I think everyone can get stuck in a rut (I'm in one now) where they stop noticing the good things about their dc and everything they do irritates you. As long as you recognise it and make an effort to sort it out I don't think it's a bad thing. My dc certainly don't walk around on eggshells no matter how shouty I have been.

microserf Mon 01-Apr-13 19:01:38

I think it's often a "know it when you see it" thing. I can occasionally be shouty, but I try to make sure it is never insulting, just me telling them what they need to do.

I have on a couple of occasions when very stressed and stretched told my dd to shut up. I felt so bad, we sat down quietly later and I told her I was sorry for speaking to her in that way. Talked about it with dh afterwards to agree different parenting strategies. I am ashamed of having done it and now very vigilant about the kind of stressed feeling coming on. now i now count to 10 or more before saying anything. My mum shouted at us a lot for pretty much anything, and I had to really focus on becoming the kind of parent I wanted to be to make sure I don't parent the same way she did.

I have walked past a mum screaming abuse at a toddler in a pram. As in "shut the fuck up you little shit, what the fuck is wrong with you". I stood and watched her debating whether to intervene, when she looked up and saw me, was clearly not expecting anyone to be there and dashed off. She looks pretty embarrassed. I have always hoped it was a one off and not indicative of her usual parenting style. I looked out for them for ages afterwards as it was just outside my house.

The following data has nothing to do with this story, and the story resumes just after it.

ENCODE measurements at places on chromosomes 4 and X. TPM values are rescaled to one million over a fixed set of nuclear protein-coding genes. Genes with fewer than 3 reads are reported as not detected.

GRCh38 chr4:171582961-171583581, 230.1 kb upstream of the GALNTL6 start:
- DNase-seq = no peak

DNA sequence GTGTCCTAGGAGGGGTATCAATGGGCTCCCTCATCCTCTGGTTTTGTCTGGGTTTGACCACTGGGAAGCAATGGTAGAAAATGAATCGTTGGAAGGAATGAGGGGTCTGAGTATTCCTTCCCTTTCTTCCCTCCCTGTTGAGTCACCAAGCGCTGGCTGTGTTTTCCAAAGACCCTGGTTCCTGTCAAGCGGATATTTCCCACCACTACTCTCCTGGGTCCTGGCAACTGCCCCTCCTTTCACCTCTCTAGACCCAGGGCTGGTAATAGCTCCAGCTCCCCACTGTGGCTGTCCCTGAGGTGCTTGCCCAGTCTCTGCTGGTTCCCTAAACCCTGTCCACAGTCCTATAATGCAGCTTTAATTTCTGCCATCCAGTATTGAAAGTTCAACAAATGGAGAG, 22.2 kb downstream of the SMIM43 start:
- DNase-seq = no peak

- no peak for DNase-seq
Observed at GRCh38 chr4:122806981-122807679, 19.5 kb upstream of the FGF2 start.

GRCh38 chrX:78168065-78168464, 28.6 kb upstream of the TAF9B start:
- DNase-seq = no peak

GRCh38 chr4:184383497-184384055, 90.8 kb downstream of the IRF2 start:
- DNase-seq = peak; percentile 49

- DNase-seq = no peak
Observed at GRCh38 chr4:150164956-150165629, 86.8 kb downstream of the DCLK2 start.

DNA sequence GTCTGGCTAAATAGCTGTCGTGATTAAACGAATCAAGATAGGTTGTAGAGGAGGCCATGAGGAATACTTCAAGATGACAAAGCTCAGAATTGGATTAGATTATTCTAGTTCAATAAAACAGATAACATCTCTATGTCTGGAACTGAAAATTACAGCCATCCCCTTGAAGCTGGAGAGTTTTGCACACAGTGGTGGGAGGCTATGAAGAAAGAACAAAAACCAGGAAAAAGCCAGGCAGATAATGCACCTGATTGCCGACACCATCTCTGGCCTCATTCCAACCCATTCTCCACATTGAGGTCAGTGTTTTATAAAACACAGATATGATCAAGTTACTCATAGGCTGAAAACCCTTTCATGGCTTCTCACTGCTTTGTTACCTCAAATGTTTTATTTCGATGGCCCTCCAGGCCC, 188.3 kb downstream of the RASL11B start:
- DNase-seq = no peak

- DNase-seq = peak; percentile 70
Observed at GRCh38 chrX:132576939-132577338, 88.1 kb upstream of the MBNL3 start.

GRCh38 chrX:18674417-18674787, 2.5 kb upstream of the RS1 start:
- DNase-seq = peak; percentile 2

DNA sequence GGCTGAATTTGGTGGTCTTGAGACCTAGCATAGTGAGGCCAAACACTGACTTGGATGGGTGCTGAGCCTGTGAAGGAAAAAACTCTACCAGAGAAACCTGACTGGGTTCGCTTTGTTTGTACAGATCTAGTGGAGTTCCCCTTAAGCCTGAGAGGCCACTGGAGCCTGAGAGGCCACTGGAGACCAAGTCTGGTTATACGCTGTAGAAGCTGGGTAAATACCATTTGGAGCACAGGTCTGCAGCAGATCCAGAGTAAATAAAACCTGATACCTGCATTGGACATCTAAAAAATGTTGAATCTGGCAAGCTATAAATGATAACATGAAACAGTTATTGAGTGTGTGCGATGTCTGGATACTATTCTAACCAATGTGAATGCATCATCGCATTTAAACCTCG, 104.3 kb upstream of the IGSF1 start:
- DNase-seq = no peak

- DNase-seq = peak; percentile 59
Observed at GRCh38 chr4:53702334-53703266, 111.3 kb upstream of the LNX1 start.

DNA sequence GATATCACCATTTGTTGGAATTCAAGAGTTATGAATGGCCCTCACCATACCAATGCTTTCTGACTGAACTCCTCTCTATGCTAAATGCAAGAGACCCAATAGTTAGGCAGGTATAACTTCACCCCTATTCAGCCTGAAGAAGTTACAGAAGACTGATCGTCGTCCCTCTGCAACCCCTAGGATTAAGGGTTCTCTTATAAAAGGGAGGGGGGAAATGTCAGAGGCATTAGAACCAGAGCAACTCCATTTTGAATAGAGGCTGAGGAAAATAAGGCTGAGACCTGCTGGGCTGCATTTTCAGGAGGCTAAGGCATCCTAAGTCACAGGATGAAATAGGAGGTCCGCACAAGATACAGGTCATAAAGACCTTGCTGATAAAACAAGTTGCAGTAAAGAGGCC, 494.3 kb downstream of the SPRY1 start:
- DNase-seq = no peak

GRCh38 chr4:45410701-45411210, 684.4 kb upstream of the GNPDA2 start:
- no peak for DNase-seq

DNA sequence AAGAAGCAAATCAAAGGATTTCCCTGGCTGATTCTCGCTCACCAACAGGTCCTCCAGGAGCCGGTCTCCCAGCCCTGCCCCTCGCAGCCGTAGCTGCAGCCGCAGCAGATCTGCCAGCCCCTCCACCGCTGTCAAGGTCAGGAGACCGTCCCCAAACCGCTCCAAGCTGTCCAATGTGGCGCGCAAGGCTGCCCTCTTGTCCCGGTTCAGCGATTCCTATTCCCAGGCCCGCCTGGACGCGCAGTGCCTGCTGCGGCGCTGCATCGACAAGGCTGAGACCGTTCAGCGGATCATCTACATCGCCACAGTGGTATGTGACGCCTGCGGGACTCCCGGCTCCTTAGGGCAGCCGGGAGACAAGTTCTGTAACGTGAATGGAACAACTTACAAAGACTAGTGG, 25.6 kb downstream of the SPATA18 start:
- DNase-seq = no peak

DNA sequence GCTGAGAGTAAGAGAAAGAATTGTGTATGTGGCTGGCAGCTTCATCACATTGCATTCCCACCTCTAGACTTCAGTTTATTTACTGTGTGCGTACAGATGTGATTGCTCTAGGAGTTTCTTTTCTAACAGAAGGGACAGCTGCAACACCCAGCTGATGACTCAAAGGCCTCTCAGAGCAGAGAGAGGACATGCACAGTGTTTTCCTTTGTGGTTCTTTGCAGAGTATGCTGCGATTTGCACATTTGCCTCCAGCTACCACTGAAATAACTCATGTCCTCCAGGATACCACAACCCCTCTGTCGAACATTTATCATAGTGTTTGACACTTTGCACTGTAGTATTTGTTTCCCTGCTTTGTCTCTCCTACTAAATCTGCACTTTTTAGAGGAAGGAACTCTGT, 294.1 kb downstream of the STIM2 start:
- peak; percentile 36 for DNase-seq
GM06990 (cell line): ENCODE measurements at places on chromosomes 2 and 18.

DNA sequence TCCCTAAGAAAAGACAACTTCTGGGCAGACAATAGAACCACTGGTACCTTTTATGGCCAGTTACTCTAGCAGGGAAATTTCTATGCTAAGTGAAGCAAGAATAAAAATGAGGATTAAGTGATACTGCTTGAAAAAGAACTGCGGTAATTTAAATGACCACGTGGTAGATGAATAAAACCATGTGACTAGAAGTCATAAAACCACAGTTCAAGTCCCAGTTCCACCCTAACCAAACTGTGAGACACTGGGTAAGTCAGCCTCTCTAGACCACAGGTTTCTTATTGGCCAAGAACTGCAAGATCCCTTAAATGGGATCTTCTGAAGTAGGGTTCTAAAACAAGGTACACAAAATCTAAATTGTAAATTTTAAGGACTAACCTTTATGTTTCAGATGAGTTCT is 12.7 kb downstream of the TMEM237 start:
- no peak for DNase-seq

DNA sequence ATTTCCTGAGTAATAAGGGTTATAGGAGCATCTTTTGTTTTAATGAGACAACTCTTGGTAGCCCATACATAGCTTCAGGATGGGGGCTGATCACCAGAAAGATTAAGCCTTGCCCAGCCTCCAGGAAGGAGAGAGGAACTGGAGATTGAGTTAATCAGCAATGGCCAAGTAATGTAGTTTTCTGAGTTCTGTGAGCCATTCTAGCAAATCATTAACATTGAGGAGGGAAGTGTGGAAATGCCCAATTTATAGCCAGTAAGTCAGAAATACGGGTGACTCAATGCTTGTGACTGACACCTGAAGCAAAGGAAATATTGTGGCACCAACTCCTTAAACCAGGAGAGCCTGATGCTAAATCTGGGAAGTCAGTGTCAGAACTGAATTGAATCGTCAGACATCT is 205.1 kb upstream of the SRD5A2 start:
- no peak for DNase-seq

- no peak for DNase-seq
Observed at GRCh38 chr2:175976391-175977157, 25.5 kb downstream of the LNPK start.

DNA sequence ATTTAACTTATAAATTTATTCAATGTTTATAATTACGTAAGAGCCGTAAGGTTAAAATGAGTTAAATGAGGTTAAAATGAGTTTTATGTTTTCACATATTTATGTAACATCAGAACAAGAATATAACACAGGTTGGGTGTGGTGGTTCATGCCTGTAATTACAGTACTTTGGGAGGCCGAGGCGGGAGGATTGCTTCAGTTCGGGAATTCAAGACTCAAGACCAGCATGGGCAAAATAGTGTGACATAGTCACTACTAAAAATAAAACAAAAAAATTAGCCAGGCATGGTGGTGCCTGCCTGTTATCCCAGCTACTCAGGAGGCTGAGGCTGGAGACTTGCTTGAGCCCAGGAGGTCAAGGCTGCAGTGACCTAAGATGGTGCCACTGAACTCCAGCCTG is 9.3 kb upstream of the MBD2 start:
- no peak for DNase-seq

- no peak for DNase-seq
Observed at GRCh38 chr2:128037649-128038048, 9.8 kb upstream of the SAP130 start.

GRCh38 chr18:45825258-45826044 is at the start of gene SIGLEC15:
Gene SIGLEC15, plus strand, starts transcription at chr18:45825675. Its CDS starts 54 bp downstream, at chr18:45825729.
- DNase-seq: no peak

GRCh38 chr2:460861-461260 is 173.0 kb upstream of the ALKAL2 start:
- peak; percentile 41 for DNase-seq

InNeedOfBrandy Mon 01-Apr-13 19:03:50

Oh and I think it can be quite hard to be nice to your dc when you have dc that constantly consistently push your boundaries and buttons. We can't all have nice little dc that sit around and read books all day. If I didn't take my ds out to burn all his energy off I wouldn't have a house left! Even when he's been running around all day you can still find him running his skateboards and cars along the tv, pulling down the curtains because he's banging on the window because he's seen a friend, throwing his football at his sister or a memorable incident last year when he jumped off dd's bunkbed grabbed the ceiling light and swung there before falling down and pulling the cord out the ceiling.

I would love a ds who would sit down and be goggle eyed all day with the tv or his ipod. Nothing keeps him still ever.

Inseywinseyupthespout Mon 01-Apr-13 19:19:20

Message withdrawn at poster's request.